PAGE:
It’s a vampire film, but this time you don’t know the drill. Vampyr is deliciously different.
Rather than Bram Stoker’s story, Vampyr is inspired by an earlier vampire story – Carmilla, by the Irish author Sheridan le Fanu. Carmilla is a subtler tale, with a lonely young noblewoman befriending the daughter of a traveling count, and gradually learning that her friend is not what she seems. Vampyr takes a few liberties – the hero of the story is a young traveler who stumbles upon some mysterious goings-on with a pair of sisters and decides to help.
The plot wasn’t what caught my eye, though. Instead of relying on lots of whiz-bang special effects, the film goes for subtleness – in the performances, the cinematography, and the staging.
There is very little dialogue for a sound film, and what’s there is really cryptic. Like this one, between our hero Allan Grey and an old man he runs into while poking around in a creepy abandoned barn:
OLD MAN: Did you hear that?
OLD MAN: The scream?
GREY: ….Was it a child?
OLD MAN: There are no children here.
GREY: Or maybe a dog.
OLD MAN: There are no children or dogs here.
Or this – this is the entirety of a conversation that Allan has with another old man who’s unexpectedly come into his (locked) room at an inn early on:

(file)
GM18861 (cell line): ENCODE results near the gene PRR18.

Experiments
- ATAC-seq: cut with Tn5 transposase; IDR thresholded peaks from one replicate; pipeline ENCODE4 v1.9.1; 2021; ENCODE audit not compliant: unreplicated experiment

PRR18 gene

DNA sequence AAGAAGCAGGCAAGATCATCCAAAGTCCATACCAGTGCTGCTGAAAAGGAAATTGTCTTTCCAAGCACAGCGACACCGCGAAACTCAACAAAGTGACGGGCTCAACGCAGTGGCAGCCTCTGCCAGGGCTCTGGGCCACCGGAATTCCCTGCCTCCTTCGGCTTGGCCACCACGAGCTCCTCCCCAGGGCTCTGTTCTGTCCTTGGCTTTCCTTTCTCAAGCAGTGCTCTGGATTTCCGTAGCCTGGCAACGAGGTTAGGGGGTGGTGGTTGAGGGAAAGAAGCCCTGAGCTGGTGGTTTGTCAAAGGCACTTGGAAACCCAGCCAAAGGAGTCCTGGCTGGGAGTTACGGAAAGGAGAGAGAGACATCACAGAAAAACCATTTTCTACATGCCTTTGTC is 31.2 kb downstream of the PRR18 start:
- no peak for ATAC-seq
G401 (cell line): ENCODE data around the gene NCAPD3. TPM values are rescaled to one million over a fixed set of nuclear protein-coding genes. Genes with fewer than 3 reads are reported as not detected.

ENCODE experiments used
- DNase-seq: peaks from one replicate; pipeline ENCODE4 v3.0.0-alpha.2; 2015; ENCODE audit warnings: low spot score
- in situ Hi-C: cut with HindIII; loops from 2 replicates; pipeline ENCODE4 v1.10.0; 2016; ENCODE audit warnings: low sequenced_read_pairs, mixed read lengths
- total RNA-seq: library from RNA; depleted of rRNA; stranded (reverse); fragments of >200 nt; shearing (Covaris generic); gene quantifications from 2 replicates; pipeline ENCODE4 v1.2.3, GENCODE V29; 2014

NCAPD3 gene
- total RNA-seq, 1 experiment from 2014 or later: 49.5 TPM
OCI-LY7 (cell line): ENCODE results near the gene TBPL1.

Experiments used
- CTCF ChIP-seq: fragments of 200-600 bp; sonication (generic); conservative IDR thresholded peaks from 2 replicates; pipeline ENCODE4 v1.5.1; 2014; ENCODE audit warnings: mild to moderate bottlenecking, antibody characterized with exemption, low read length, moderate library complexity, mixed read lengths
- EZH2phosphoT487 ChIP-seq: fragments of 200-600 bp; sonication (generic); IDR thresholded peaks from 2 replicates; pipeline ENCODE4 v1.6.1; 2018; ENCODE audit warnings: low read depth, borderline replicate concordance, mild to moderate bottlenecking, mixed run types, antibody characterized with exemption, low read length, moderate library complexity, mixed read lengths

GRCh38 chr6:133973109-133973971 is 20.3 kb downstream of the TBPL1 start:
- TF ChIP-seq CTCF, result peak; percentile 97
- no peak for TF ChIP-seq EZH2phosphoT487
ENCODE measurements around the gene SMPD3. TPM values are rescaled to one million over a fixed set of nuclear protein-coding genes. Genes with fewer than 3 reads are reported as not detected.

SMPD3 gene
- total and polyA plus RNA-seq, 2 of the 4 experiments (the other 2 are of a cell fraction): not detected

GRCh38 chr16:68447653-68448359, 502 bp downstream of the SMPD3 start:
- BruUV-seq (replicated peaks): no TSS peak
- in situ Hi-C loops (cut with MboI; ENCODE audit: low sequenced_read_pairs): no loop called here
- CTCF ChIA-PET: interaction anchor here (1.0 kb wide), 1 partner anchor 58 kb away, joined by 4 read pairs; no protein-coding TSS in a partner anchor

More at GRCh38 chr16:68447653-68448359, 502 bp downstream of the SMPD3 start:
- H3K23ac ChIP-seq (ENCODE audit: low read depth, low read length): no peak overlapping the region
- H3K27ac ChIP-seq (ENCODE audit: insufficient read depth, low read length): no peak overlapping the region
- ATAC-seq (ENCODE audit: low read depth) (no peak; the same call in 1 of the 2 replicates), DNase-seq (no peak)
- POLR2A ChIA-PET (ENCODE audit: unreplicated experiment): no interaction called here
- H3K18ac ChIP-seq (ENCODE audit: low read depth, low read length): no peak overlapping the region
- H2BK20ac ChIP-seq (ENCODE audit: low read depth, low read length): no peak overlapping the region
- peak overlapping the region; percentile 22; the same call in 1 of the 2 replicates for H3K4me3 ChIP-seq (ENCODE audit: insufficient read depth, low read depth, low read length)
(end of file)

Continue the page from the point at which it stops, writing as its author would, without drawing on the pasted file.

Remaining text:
GREY: ….Who are you?
OLD MAN: (stares, walks over to desk, puts a package down on it) She mustn’t die. (stares a few seconds more, walks out)
Mostly what we get are a series of unsettling images and film sequences. There’s a sequence where we watch a coffin being carried to the graveyard – from the point of view of the corpse inside it. A skeleton’s hand stretches out to offer a vial of poison. Grey frequently sees disembodied shadows – dancing in a barn, running across a meadow. One even stands guard over the head vampire’s lair.
We never see the vampire-cursed sister attack anyone – but in one scene she gives her younger sister a look that suggests that she very much wants to.
Strangely, it reminded me of what it was like to attend the “immersive theater” show Sleep No More. In that show, much like this film, I was thrown into the middle of a rich world where everyone else seemed to know what was going on; but I was stuck trying to figure it out, following people from room to room if I happened to see them, puzzling over books and bottles and shadows, getting uneasy feelings about things without really being able to explain why.
Unfortunately for director Carl Theodor Dreyer, audiences of the 30s didn’t really go for subtlety. One German critic called Vampyr “one of the worst films I have ever attended,” and the New York Times reported that the film “either held the spectators spellbound as in a long nightmare, or else moved them to hysterical laughter”. However, even the bad reviews noted that Dreyer’s approach was distinctive. He may simply have been ahead of his time; the film’s reputation has enjoyed a makeover in recent years, with many polls today putting it at one of the top ten best horror films of all time.